The Finance Area offers full time MBA students that are interested in careers in banking, consulting, investment, trading, and real estate three concentrations based on specific courses that use our latest technology in the classroom.
Kenan-Flagler Finance Area offers three career concentrations to full-time MBA students:
Corporate Finance is intended to prepare students for positions in investment banking, commercial banking, financial consulting, venture capital firms, and industry finance with Fortune 500 firms, large-cap and middle market companies.
Investment Management focuses on financial assets and is intended for students interested in careers in security analysis and portfolio management, capital markets, sales and trading, and personal client services.
Real Estate provides a wide array of courses offered by Kenan-Flagler, the Department of City and Regional Planning and the School of Law at The University of North Carolina at Chapel Hill. Students are encouraged to take additional courses based on their interests in the areas of planning and housing, real estate development, and real estate investment banking and commercial debt markets.
Finance MBA Courses:
| MBA : Core (4)|
|MBA 771||Financial Tools|
The course addresses the theory and practice of financial management. The course has the following objectives: 1) to provide a good grounding in basic concepts of finance, including the time value of money, valuation, portfolio theory, the role of financial markets, asset pricing, and the risk-return tradeoff; 2) to establish a "finance mindset" that views finance as applied microeconomics in a business policy context, with value creation as a central concept; 3) to develop skills in financial analysis, planning and decision-making; and 4) to develop perspective and judgment in business decisions and an appreciation for decision-making in a complex world.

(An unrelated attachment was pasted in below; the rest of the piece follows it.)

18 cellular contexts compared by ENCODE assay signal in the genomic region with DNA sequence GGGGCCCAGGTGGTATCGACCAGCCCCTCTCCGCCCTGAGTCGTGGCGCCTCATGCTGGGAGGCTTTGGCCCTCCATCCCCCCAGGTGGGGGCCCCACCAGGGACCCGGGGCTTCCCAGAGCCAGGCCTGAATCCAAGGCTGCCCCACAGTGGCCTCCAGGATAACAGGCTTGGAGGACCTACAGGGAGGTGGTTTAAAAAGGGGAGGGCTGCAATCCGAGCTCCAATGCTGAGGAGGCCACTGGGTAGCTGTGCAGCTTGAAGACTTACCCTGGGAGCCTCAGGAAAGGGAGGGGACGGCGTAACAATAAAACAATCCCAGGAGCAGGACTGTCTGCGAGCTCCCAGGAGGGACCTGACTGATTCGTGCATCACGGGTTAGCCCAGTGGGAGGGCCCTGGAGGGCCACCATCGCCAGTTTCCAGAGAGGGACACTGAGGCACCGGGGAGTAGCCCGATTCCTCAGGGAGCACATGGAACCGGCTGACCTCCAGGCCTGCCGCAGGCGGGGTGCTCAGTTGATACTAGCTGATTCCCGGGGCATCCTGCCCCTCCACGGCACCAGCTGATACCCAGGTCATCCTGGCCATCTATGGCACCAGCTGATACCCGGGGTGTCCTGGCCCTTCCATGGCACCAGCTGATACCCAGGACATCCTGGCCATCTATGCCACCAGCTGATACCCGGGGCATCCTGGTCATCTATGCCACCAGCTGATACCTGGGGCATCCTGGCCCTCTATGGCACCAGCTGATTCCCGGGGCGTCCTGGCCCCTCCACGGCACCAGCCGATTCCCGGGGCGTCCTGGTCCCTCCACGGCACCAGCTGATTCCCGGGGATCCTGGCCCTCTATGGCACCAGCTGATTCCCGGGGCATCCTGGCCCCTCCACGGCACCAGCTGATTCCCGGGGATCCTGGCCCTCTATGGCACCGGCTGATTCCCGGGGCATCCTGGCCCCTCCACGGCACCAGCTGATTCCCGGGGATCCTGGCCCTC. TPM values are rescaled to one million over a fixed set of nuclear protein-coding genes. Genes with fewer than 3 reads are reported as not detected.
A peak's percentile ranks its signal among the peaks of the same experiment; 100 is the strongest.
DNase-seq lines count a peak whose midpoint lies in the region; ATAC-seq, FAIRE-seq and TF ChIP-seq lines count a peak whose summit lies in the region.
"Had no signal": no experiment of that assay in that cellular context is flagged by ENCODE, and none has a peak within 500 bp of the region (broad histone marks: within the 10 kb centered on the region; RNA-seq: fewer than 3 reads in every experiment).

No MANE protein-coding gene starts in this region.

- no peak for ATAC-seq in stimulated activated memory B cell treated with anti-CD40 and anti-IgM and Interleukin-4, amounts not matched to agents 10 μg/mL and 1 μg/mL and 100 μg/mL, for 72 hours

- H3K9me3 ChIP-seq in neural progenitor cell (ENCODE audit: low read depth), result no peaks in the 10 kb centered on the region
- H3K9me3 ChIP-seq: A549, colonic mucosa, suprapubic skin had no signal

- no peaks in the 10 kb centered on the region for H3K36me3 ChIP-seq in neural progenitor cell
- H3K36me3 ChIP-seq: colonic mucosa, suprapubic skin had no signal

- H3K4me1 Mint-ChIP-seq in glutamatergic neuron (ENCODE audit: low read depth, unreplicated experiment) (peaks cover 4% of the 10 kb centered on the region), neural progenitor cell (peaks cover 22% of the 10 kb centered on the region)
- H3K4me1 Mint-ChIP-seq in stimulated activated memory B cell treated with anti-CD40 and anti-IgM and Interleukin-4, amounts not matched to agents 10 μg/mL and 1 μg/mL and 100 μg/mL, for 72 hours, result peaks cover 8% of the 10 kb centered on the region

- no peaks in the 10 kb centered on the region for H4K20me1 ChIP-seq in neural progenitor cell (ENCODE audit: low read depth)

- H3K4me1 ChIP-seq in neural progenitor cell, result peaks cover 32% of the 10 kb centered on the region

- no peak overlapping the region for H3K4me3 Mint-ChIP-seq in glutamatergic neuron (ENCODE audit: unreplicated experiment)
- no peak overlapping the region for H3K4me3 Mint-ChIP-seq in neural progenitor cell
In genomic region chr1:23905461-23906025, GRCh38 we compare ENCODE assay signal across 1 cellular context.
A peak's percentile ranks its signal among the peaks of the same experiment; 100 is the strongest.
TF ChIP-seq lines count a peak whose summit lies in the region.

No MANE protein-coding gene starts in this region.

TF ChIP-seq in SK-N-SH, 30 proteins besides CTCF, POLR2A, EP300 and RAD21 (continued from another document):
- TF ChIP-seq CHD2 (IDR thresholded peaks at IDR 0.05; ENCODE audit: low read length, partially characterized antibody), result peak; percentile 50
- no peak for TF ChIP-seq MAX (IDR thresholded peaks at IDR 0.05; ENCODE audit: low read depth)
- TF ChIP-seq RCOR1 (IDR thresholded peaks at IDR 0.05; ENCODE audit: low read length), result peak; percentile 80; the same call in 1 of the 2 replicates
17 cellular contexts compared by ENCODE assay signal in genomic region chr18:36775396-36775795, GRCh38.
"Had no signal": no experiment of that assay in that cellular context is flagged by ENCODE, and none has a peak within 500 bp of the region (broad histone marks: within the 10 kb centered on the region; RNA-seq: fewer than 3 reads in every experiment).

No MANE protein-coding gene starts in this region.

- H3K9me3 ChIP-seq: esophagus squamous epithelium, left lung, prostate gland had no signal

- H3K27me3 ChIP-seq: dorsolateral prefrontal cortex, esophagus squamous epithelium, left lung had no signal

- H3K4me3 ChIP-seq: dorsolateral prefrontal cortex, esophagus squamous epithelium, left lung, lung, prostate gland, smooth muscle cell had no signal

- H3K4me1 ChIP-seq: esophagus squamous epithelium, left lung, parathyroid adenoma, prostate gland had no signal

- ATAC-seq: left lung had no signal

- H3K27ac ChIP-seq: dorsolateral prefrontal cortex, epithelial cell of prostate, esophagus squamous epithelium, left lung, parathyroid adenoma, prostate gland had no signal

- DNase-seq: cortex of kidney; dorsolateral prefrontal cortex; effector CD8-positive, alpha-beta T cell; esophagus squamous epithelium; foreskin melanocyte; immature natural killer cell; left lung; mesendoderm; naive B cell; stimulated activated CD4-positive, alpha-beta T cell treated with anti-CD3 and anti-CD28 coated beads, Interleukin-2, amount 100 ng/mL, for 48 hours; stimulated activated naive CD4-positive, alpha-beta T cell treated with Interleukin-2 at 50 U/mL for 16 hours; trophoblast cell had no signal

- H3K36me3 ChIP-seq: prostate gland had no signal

This course will provide training in the theory and practice of financial management. The primary objectives are to achieve facility in using finance concepts to make decisions. Decisions will be made in the context of the firm, but the skills will be applicable to many decisions. Decisions will concern: value creation, business policy, and financial decision making. Specifically, we’ll delve into five topics that will give us insight into financial decision making: capital budgeting, capital structure, valuation, option theory, and raising capital.
This course covers the application of market analysis methods in standard business settings; develops and applies economic analysis to problems faced by the general manager (e.g., setting output and price); elaborates the economics of consumer choice for applied pricing and marketing problems (e.g., price discrimination); builds and explores a framework for taking account of uncertainty in decisions; and considers internal incentive problems facing managers charged with implementing decisions in firms. Students make substantial use of Excel tools, and integrate tools from the quantitative methods and accounting courses.